September 2013: Bridget Todd, a writer and activist, tweets at Uber claiming her driver, “David E,” choked her for kissing her “white husband.” Police arrive at the scene, but no arrests are made. Uber later issues a statement standing behind the driver, claiming that Todd and her husband were intoxicated (something Todd admitted in her tweets before making her account private), and that the situation only escalated after Todd refused to take her feet off of the seats. Leaked internal emails would later show Kalanick wanting his staff to “make sure these writers don’t come away thinking we are responsible even when these things do go bad,” and blaming journalists for making Uber “somehow liable for these incidents that aren’t even real in the first place.”

December 2013: Attorney Shannon Liss-Riordan files the first documents in a case against Uber, on behalf of over 350,000 current and former Uber drivers in California and Massachusetts. The suit argues that Uber drivers should be classified as employees, not independent contractors, meaning the company should be responsible for providing things like benefits, meeting the minimum wage, and reimbursing drivers for expenses. It will be two years before a judge rules the case can move to a jury trial.

January 2014: Valleywag reports that top Uber staff in New York City are creating accounts on Gett to call and cancel rides on the rival app. After canceling a number of rides, much to the frustration of the Gett drivers, Uber then attempted to poach those drivers to come work for Uber, instead of its competitor.

February 2014: Travis Kalanick does an interview with GQ, in which he refers to his company as “Boob-er” after the writer asks him about his rising popularity with women. “He [Kalanick] deflects [the writer’s question] with a wisecrack about women on demand: ‘Yeah, we call that Boob-er.’” Also in the interview, Kalanick, copping a line from Charlie Sheen, says, “that’s hashtag winning”; he also says he’d rather be spending time at posh hotels in Miami than working with local authorities to cooperate with limo laws. (Fair enough!)

June 2014: Following allegations of a San Francisco driver assaulting a passenger and calling him a “dirty Mexican faggot,” PandoDaily reports the driver in question had served time in prison for a felony conviction. Despite his criminal record, the driver still passed Uber’s background check. The company initially said it would temporarily ban the driver, but later, following Pando’s story, revoked his privileges entirely.

July 2014: District attorneys from San Francisco and Los Angeles send a letter to Uber (and Lyft and Sidecar), threatening legal action if the company doesn’t change its process for vetting drivers, and calling the existing model “a continuing threat to consumers and the public.” “The district attorneys told all three companies that they misled customers by claiming their background checks of drivers screen out anyone who has committed driving violations, including DUIs, as well as sexual assault and other criminal offenses,” SFGate reported at the time. “The district attorneys say that’s patently untrue.”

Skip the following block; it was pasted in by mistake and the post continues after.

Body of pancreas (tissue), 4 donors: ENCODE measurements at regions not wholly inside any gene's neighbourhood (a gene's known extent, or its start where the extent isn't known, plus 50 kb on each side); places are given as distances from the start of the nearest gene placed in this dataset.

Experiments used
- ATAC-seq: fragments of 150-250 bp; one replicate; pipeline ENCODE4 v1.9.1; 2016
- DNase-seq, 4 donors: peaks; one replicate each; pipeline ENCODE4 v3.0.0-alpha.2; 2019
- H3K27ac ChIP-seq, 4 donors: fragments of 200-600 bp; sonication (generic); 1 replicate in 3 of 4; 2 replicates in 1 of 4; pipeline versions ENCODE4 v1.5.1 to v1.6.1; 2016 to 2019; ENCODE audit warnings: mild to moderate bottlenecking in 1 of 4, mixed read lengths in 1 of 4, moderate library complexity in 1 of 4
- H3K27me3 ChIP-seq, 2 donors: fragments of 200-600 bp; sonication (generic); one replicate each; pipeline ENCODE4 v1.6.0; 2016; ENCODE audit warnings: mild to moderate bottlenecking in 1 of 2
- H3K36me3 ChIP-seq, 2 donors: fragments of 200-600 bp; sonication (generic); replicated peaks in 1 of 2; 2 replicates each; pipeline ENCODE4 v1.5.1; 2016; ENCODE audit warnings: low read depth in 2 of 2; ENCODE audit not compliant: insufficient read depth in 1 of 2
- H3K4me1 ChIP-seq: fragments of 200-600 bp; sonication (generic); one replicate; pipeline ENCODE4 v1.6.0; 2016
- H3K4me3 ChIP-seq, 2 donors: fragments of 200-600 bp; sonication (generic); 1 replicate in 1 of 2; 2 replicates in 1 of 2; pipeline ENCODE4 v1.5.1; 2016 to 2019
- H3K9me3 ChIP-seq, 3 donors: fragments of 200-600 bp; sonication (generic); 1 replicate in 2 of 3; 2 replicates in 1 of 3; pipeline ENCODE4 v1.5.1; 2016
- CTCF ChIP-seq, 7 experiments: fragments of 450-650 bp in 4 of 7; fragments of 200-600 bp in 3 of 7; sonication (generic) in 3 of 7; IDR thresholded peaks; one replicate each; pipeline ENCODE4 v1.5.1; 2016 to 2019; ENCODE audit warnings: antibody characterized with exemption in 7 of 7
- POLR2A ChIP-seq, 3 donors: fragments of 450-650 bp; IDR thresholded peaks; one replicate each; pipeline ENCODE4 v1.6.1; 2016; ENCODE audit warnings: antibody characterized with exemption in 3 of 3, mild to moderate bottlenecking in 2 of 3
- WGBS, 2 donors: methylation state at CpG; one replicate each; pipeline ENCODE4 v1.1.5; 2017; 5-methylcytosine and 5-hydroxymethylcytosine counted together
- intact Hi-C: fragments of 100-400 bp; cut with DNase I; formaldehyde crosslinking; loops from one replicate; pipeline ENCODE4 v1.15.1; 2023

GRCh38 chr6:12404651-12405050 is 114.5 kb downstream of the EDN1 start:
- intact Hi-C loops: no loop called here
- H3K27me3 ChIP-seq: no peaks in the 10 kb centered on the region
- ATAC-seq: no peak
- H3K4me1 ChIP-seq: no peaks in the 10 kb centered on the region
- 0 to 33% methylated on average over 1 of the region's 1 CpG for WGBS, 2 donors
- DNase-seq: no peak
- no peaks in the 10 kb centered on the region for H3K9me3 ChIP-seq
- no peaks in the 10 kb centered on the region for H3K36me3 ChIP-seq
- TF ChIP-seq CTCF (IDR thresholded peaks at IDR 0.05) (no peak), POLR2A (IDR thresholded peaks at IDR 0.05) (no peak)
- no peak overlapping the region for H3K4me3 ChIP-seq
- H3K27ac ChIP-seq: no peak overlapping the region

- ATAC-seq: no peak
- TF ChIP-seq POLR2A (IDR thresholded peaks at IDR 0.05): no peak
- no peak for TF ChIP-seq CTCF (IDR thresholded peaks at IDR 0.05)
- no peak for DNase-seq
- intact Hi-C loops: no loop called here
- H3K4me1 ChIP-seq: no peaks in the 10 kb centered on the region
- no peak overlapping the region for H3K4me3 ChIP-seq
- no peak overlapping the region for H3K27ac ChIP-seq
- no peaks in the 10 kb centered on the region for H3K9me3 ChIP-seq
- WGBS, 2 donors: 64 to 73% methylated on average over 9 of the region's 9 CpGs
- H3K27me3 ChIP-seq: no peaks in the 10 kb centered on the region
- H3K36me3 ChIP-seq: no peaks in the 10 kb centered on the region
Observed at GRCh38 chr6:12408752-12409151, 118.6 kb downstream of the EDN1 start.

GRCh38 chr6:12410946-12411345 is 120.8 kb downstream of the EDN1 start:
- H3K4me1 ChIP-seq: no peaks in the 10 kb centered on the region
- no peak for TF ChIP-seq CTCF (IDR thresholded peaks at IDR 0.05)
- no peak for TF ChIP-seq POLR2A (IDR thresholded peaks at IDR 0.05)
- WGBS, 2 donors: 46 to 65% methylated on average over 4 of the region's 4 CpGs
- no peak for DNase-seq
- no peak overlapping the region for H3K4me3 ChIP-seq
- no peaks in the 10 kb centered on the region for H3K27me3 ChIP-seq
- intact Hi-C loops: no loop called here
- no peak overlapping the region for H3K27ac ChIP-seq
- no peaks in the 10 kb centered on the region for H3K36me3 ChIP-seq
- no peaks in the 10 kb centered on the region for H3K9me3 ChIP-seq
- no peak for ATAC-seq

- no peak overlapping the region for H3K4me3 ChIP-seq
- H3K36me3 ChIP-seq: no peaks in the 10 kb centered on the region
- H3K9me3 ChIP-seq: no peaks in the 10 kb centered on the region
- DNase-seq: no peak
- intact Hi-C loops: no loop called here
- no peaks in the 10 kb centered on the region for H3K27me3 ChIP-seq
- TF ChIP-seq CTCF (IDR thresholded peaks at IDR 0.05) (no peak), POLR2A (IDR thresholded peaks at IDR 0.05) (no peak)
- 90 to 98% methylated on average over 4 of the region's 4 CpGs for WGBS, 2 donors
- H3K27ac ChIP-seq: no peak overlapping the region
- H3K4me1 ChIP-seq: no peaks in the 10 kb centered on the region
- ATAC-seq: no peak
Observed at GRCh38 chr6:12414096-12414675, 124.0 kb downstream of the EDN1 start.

August 2014: UberPool launches, allowing people to carpool with other riders headed to geographically close destinations for a significantly reduced rate.

August 2014: The Verge reports that, in a move similar to the one it reportedly used against rival app Gett in January, Uber used a group of independent contractors with burner phones to call and cancel thousands of rides with Uber’s rival Lyft.

October 2014: Uber’s office in Lyon, France, comes under fire for a promotion with an app that promised to match riders with attractive women as drivers. The app’s name, “Avions de Chasse,” literally translates to “fighter jets,” but is also a slang term meaning “hot chicks.” Uber’s post about the partnership was deleted after a single day.

November 2014: Emil Michael, Uber’s senior vice president of business, suggests that the company hire a team to do opposition research on journalists who are critical of Uber, in order to expose their secrets and “give the media a taste of its own medicine.” The comment, which was made at an invite-only dinner hosted by Kalanick — and which Michael believed to be off the record — followed an October 2014 piece from Sarah Lacy, the editor of tech site PandoDaily, in which Lacy explained the “asshole culture” of Uber, and why she was deleting the app.

May 2015: Several months after opening a research facility in Pittsburgh and announcing a partnership with Carnegie Mellon, the Verge reports Uber poached 50 top employees from Carnegie Mellon’s National Robotics Engineering Center.

June 2015: The California Labor Commission rules that Uber drivers are employees, rather than contractors. (The decision is not a direct effect of the California and Massachusetts class-action suit launched in 2013.)

June 2015: French taxi drivers attack alleged Uber drivers in Paris amid unrest between the two industries. Protestors are motivated by Uber’s low fare rates and flexible hours hurting their business, calling Uber’s model “economic terrorism.”

April 2016: Uber settles two class-action lawsuits over labor practices with hundreds of thousands of current and former drivers in Massachusetts and California. The company agreed to pay a settlement of $100 million. A few months later, a federal judge would deem the settlement “not fair, adequate and reasonable,” and throw it out.

May 2016: Uber ends service in Austin, Texas, after it fails to overturn a city rule with stringent guidelines, including fingerprint-based background checks for drivers. Uber (and competitor Lyft) spent $8.6 million in Austin trying, unsuccessfully, to get the rule changed.

July 2016: After losing a long fight to win the market, Uber’s main competitor, Didi Chuxing, purchases Uber’s Chinese business. Uber lost a reported $2 billion trying to defeat Didi in China before the sale.